Thursday, 28 August 2014

Things I Missed while I was in Prison

I was talking on the phone yesterday to a friend I first met in prison. We’re both on the out now, but – as many ex-prisoners like to do – we were chatting about our shared experiences inside the slammer. One of our topics of conversation was the different things we had both missed while we were inside. The most obvious things we missed were our families, but beyond that we discussed how we’d experienced other senses of loss.

When I first went into prison, I spent time in the Block (segregation unit) so down there I pretty missed everything, including being able to take a shower without being watched by staff through a locked washroom door. I gather this is to prevent cons who are being held in solitary confinement ‘slashing up’ (self-harming) with the single-bladed prison razors. 

The Block: segregation cell
Being held in the Block generally means having no personal possessions of any kind. I was lucky because I had been permitted to hold onto my cheap watch, my gold wedding ring and a single paperback book. At least I had something to read and my watch ensured that I didn’t lose track of time, which is extremely easy to do when you’re in solitary bang-up with no contact of any kind with the outside world.

When I was on the wings, however, I suppose I missed peace and quiet, as well as any sense of ever really being alone. My second pad-mate was a Catholic so when he went off to Mass on a Sunday morning for 60 minutes I was left locked up in our cell on my own, with my own thoughts. I generally used the time to catch up on writing my daily diary. That’s also when you have time to reflect on what you are missing.

Officially, we are told that the punishment element of incarceration is the loss of liberty. Actually, I think it is much more to do with deprivation of contact with family and friends, as well as the experience of total helplessness and dependence on the whims and moods of total strangers who have power over you: the wing screws and managers. 
A telling off

Imagine being back in primary school and having to ask permission of a potentially hostile adult to do pretty much anything. Well that’s a bit like being in prison. Sometimes when you make what you feel is a perfectly reasonable request, you get told in no uncertain terms that the answer is “no”. It hurts – rather like a hard punch in the stomach. It makes you feel resentful, no matter how you try to laugh it off or ignore it.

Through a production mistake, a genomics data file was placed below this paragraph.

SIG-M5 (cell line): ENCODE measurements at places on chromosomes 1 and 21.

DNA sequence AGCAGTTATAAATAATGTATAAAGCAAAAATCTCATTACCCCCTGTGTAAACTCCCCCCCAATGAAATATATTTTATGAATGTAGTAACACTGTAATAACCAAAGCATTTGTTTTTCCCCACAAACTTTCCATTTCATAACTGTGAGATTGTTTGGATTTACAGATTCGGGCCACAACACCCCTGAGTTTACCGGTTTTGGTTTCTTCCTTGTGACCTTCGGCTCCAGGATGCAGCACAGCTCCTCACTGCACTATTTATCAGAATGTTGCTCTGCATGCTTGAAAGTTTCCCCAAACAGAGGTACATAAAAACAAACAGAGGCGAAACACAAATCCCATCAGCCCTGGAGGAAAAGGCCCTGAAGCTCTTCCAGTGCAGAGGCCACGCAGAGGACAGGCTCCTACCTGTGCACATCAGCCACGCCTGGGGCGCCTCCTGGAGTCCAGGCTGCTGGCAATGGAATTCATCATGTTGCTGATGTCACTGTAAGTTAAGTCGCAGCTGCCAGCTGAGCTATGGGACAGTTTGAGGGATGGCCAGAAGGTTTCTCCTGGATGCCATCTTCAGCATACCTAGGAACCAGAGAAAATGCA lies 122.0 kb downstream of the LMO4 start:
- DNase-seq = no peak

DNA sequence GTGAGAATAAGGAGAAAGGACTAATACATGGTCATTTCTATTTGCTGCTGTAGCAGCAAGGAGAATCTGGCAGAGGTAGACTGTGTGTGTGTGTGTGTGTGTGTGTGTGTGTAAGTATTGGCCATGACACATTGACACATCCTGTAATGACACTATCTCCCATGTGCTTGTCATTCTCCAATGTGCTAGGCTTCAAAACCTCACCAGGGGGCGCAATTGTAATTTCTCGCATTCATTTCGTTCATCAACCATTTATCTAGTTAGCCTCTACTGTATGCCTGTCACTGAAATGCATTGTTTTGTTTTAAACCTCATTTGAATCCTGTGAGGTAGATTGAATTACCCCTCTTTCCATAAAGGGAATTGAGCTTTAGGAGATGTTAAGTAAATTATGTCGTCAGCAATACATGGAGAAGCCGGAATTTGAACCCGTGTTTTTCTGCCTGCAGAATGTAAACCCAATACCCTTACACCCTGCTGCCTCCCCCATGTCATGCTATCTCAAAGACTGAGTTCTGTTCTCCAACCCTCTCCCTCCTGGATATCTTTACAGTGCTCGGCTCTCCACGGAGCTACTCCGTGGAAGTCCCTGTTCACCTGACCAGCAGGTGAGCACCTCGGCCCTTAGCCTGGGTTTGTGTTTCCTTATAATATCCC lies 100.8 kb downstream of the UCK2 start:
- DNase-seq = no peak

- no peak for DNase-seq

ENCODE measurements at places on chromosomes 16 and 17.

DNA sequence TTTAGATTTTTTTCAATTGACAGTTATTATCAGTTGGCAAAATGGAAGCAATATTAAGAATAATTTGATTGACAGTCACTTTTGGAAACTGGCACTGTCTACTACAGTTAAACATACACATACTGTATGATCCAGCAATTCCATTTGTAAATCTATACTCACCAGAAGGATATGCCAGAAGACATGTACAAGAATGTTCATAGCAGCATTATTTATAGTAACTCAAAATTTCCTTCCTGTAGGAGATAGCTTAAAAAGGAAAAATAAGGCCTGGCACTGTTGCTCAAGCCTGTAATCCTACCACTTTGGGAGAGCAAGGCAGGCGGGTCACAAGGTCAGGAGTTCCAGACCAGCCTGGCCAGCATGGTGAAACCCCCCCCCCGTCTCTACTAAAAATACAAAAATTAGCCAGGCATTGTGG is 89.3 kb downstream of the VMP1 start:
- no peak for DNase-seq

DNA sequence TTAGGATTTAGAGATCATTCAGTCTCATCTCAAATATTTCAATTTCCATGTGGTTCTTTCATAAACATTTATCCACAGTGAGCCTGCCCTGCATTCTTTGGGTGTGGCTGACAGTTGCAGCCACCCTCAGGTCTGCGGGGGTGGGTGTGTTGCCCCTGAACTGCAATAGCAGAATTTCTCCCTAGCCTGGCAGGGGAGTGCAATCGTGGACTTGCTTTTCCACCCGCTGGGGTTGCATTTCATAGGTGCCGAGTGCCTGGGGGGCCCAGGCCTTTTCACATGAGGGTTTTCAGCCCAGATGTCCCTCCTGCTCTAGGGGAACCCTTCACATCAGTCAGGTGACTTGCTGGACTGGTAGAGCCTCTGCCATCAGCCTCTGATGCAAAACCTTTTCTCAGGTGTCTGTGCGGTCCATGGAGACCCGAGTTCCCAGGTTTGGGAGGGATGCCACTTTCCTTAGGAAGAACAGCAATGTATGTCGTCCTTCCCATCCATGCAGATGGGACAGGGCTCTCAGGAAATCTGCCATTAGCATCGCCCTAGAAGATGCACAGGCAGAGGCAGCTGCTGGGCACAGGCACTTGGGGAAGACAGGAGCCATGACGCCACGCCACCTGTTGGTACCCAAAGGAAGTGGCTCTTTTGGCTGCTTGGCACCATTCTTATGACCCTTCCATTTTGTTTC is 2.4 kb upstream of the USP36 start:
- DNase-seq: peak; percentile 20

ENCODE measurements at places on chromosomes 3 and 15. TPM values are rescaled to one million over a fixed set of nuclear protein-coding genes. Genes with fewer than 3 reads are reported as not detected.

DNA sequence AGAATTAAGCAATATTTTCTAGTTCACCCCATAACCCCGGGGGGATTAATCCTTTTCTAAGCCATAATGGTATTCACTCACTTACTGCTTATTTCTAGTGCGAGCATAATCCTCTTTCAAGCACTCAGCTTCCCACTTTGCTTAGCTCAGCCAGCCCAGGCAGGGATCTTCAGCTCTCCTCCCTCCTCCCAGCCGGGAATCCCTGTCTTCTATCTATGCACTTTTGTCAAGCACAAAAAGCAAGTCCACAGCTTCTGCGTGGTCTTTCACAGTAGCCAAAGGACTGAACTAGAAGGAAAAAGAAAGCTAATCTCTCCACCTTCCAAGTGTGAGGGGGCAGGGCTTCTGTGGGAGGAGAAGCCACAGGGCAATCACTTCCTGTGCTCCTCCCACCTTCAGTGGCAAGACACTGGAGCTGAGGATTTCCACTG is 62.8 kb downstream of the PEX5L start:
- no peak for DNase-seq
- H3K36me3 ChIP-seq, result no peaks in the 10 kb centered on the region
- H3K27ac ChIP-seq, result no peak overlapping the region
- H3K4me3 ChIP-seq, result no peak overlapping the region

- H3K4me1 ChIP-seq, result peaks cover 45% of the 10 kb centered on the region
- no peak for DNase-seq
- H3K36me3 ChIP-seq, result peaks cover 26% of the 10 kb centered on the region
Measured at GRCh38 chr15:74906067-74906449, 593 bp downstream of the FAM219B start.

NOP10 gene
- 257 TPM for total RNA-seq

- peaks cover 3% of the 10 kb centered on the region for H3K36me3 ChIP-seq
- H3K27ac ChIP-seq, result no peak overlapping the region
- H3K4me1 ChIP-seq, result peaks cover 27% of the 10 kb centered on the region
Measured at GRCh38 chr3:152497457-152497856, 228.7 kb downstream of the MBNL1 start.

I recall one incident on my first full day in my second B-cat prison – a miserable, Victorian-era dump that is totally unfit for purpose (a view shared by HM Inspectorate of Prisons, incidentally). I was moved to a pad (cell) that lacked one of the small six-inch square acrylic mirror tiles that cons stick to the wall above the sink with prison-issue toothpaste, since Sellotape and Blu-tack are considered contraband items. I volunteered to go and find the ‘cleaning officer’ – the duty screw – and ask him if he could issue one from the wing stores, a five-minute job.

I eventually located the cleaning officer, a Mr D_______. He was a tall, thin, greying chap who looked at the cons around him as if he had just stepped in something nasty and was considering how to get it off his shoe with the least amount of effort. I found him standing in the middle of the ground floor, next to the ancient pool table. He was doing nothing in particular, just staring malevolently across the wing. Perhaps he’d had a bad day or a row with his wife earlier that morning or had indigestion. I don’t know. Anyway, our ‘conversation’ went as follows, word for word. 

The offending item: mirror tiles
“Excuse me, Mr D_________, is there any chance of getting a mirror for the pad as it doesn’t have one?”

“Fuck off out of my face, you fucking cunt!” 

I duly obliged. God knows how he’d have reacted if I hadn’t been so polite to start with. Perhaps he’d have accused me of having tried to grab his keys from his belt and battered me into a pulp on the floor. 

Believe me, that isn’t being too far fetched. At the same jail I later witnessed a similar attack on a young prisoner who lost his front teeth after he dropped a food tray and splashed the trouser legs of a very aggressive young screw up on the 4s (third floor landing). The lad was beaten black and blue, ‘twisted up’ (put in a painful restraint lock) and then chucked down in the Block on a completely bogus charge of “attempting to escape”. When a few brave cons who were standing on the landings watching the incident started to slow clap the screw dealing out the beating, they were all nicked too, as a general discouragement to any show of solidarity.

How prison can make you feel
These incidents make you feel powerless and infantilised, like a small child again. The psychology of imprisonment is essentially about disempowering adult men and women because they have been ‘naughty’ or ‘disobedient’. I suppose you could describe jail as being one enormous ‘naughty step’ where some people have to sit for decades.

That doesn’t mean that a great many of the cons in the nick don’t deserve to be there. As I’ve noted in previous blog posts, a fair number of the people I’ve met inside are not nice blokes. Many of them have committed truly awful offences and hurt or even killed people and I’d not want them living next door to me or my family. That’s why they are being warehoused in very secure storage facilities at considerable expense to the taxpayer. However, I’m not convinced that infantilising them for years is going to promote positive change or help them to make better decisions in the future.